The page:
Chocolate And Human Trafficking Essay

1863 Words 7 Pages
Chocolate and Human Trafficking

The average American consumes over eleven pounds of chocolate every single year, the equivalent of around 120 chocolate bars, amounting to around thirteen billion dollars of chocolate. (Huffington Post, 2013) This leads to the question of where does all of this chocolate come from? Seventy percent comes from forced child labor, otherwise known as human trafficking. The Polaris Project, a nonprofit working to combat the trafficking of humans, defines labor trafficking as: the use violence, threats, lies, debt bondage, and other forms of coercion to force people to work against their will in many different industries. (The Polaris Project) The majority of cocoa used for the production of chocolate is made on farms in the Ivory Coast where forced labor trafficking is happening to maximize profits within the company, but not enough reforms have been made to help put an end to the injustice behind the production of chocolate. Labor trafficking is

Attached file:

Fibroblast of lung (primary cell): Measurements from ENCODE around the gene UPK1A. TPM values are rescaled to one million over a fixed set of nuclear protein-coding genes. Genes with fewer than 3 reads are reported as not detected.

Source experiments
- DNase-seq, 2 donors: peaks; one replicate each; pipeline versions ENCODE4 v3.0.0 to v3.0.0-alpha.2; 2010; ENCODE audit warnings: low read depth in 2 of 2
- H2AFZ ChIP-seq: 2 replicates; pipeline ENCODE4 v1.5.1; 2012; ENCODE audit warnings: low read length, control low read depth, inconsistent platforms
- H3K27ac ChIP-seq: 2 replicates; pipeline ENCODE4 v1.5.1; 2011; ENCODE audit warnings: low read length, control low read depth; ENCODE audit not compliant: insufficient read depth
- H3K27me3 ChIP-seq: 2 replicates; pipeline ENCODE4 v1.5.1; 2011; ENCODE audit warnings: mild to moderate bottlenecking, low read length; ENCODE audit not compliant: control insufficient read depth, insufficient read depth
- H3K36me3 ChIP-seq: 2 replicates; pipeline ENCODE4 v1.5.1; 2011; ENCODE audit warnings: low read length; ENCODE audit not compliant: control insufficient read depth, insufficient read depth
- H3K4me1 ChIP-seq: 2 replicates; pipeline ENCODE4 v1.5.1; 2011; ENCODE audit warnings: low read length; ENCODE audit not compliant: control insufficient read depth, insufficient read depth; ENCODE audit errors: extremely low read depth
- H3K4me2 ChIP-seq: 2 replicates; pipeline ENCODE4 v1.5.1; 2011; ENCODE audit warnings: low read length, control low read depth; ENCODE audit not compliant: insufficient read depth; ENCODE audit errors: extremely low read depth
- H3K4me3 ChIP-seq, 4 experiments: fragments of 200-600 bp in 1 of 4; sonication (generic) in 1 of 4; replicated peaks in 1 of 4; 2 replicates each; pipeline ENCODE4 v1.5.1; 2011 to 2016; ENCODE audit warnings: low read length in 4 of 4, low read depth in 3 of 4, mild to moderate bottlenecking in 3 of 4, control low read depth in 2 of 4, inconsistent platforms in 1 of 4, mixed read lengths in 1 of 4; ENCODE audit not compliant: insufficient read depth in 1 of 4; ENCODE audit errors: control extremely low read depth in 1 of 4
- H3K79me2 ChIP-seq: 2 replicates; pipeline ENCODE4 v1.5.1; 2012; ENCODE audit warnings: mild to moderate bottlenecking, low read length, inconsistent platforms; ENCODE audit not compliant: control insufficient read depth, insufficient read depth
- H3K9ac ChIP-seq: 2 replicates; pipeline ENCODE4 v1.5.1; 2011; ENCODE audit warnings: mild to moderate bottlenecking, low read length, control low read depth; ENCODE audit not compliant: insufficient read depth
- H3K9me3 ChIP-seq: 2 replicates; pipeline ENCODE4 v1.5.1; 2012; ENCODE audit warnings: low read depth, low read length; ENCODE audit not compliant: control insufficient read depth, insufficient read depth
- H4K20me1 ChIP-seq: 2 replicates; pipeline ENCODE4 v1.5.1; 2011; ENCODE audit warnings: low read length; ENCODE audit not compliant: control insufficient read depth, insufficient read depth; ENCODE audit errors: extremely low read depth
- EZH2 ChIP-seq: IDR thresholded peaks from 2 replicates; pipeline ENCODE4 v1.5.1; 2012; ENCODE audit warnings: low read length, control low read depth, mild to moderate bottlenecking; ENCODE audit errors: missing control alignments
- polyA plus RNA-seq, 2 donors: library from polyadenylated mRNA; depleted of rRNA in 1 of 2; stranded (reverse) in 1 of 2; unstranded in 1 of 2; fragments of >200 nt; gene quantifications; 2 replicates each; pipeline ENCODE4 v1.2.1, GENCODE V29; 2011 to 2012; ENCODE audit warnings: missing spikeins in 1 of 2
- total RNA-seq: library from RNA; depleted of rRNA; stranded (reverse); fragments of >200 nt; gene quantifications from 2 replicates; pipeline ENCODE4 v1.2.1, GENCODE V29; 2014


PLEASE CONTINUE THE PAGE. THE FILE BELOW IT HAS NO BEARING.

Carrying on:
…show more content…
Portuguese planters had replaced chattel slavery with contract labor, but there terms were very harsh. Rumors about slave labor for cocoa were first heard about my William A. Cadbury, buying manager for Cadbury Chocolate, in 1901 on his visit to Trinidad. Cadbury was convicted of buying cocoa that came from slave labor. (Robins 2001, 599) This became a major ethical issue for the makers of Cadbury Chocolate. The Cadbury family were dedicated Quakers, pursuing a brand image that connected with their religious belief while also supporting that cocoa was a healthy, nutritious food. The brothers paid what was considered a
“living wage” to the workers back in the factory. In 1906, an “ethical purchasing policy” was put through to make sure that everything in the company was carried out with proper trade rates. (600) Even the company 's advertisements claimed that its cocoa was “Absolutely pure, therefore the

Related Documents